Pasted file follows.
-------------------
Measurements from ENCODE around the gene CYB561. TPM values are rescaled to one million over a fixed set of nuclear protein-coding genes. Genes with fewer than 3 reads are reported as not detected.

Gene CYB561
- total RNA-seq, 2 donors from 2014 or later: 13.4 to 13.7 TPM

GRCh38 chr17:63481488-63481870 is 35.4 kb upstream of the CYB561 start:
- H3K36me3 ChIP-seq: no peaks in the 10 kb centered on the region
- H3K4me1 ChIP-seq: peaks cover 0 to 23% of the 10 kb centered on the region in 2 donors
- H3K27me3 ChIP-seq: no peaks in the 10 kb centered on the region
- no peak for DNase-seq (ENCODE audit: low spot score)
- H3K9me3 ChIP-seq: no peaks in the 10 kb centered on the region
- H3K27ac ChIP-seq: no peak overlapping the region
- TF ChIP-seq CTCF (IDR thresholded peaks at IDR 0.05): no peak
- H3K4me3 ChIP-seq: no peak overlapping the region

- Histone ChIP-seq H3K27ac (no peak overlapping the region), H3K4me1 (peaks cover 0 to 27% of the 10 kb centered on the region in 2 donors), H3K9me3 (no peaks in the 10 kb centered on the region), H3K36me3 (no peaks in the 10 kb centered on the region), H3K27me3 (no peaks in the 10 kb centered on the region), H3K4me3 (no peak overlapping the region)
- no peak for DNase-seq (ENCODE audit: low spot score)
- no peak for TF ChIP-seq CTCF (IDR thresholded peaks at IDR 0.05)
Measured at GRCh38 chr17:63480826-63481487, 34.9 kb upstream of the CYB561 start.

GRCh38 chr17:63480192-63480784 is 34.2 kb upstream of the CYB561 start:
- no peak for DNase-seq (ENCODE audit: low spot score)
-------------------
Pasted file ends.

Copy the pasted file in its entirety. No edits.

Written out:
Measurements from ENCODE around the gene CYB561. TPM values are rescaled to one million over a fixed set of nuclear protein-coding genes. Genes with fewer than 3 reads are reported as not detected.

Gene CYB561
- total RNA-seq, 2 donors from 2014 or later: 13.4 to 13.7 TPM

GRCh38 chr17:63481488-63481870 is 35.4 kb upstream of the CYB561 start:
- H3K36me3 ChIP-seq: no peaks in the 10 kb centered on the region
- H3K4me1 ChIP-seq: peaks cover 0 to 23% of the 10 kb centered on the region in 2 donors
- H3K27me3 ChIP-seq: no peaks in the 10 kb centered on the region
- no peak for DNase-seq (ENCODE audit: low spot score)
- H3K9me3 ChIP-seq: no peaks in the 10 kb centered on the region
- H3K27ac ChIP-seq: no peak overlapping the region
- TF ChIP-seq CTCF (IDR thresholded peaks at IDR 0.05): no peak
- H3K4me3 ChIP-seq: no peak overlapping the region

- Histone ChIP-seq H3K27ac (no peak overlapping the region), H3K4me1 (peaks cover 0 to 27% of the 10 kb centered on the region in 2 donors), H3K9me3 (no peaks in the 10 kb centered on the region), H3K36me3 (no peaks in the 10 kb centered on the region), H3K27me3 (no peaks in the 10 kb centered on the region), H3K4me3 (no peak overlapping the region)
- no peak for DNase-seq (ENCODE audit: low spot score)
- no peak for TF ChIP-seq CTCF (IDR thresholded peaks at IDR 0.05)
Measured at GRCh38 chr17:63480826-63481487, 34.9 kb upstream of the CYB561 start.

GRCh38 chr17:63480192-63480784 is 34.2 kb upstream of the CYB561 start:
- no peak for DNase-seq (ENCODE audit: low spot score)